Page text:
Also included within this Lot is a remarkable spares inventory, amazingly including the car’s original 1958 chassis frame – which was replaced in-period after an accident in 1959, subsequently built into another Lister-Jaguar but retrieved to rejoin 'NBL 660′ in recent years. There is also a spare engine, a set of original Weber DCO carburettors and multiple suspension, mechanical and sheet metal parts.

Essentially the car’s early history is as detailed in the Doug Nye book 'Powered by Jaguar' (published by Motor Racing Publications, 1980) . Its dedicated section detailing the later life of 'NBL 660 – Chassis BHL 103′ up to that time, reads as follows:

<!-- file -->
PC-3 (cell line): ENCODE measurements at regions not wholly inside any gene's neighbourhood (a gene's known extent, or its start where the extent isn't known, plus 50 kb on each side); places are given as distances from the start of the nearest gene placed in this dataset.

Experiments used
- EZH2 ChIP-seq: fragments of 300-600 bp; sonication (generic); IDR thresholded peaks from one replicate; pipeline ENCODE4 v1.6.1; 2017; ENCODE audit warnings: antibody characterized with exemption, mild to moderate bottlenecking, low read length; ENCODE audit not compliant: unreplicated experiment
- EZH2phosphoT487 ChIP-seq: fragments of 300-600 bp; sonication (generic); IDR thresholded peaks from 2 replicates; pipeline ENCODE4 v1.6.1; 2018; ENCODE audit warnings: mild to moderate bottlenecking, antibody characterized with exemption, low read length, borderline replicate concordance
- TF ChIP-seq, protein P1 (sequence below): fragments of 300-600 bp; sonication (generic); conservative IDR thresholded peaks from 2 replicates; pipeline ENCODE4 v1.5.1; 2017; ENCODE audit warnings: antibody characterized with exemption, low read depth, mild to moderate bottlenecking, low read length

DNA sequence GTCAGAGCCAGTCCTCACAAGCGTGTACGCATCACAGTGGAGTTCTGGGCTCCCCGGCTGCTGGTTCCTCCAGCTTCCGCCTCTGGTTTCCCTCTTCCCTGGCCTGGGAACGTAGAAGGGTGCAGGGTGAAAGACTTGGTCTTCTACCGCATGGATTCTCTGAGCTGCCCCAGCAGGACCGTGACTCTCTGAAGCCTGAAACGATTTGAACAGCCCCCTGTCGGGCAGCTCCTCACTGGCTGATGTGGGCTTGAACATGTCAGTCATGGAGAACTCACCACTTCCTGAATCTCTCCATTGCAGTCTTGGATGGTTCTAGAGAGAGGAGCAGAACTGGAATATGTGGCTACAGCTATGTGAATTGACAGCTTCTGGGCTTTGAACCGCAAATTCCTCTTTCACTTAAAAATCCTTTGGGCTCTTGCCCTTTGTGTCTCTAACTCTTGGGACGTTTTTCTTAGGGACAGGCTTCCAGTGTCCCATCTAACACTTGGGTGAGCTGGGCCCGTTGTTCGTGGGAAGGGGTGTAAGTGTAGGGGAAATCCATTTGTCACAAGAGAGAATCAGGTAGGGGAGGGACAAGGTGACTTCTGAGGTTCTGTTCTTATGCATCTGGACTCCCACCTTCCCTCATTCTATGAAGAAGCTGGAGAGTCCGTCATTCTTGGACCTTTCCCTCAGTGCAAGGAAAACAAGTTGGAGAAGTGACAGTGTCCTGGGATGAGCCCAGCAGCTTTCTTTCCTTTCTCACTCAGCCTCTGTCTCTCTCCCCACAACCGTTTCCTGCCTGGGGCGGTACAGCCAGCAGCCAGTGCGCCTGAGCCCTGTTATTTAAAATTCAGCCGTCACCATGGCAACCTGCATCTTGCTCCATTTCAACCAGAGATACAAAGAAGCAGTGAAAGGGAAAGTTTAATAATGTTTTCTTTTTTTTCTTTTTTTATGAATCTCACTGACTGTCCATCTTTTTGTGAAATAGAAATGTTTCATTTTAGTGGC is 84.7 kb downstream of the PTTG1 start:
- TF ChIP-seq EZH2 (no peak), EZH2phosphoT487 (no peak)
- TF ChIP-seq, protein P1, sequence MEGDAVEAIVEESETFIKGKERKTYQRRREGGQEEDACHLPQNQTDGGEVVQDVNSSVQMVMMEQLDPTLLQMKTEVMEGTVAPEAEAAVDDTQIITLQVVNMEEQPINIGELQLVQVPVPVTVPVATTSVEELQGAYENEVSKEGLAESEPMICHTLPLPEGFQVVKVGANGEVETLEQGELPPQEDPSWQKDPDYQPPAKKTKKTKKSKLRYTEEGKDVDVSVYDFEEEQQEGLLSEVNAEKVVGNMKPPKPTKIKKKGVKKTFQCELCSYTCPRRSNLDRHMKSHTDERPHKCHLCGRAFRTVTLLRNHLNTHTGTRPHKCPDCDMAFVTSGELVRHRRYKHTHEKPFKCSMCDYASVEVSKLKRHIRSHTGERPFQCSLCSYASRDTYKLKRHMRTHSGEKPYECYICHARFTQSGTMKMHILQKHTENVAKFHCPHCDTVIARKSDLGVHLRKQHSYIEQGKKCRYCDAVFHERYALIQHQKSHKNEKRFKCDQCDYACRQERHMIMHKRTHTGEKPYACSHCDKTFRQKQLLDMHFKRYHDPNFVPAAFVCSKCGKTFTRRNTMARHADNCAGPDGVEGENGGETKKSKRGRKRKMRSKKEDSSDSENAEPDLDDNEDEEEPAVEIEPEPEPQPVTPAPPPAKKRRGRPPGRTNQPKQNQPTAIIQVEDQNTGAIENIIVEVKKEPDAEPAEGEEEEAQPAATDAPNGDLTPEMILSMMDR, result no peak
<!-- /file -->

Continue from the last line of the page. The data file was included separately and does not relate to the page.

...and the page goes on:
„Peter Whitehead bought this third-off production 'Knobbly; and had it assembled at his Motorwork, Chalfont St Peter garage by his long-serving mechanic Arthur Birks. It used a first-series Williams & Pritchard body with rounded front wings, distinctive for its large cooling vents set into either side of the bonnet behind the front-wheel arches. The old car never adopted the anti-lift fairing fashion popularized by Ecurie Ecosse. Whitehead raced the car in his usual consistent manner… There is a story that he felt it was rather infra dig to have a car with upside-down Morris Minor steering, and insisted on substituting an XK140-150 rack-and-pinion instead. Unfortunately, since the Morris-Lister steering went ahead of the axle line and the steering on the XK140-150 was behind it, when the latter’s system was fitted on the former chassis the track-rods pulled when they should have pushed, steered left when the driver steered right and there was an early collision with the garage wall…. Believe it if you like.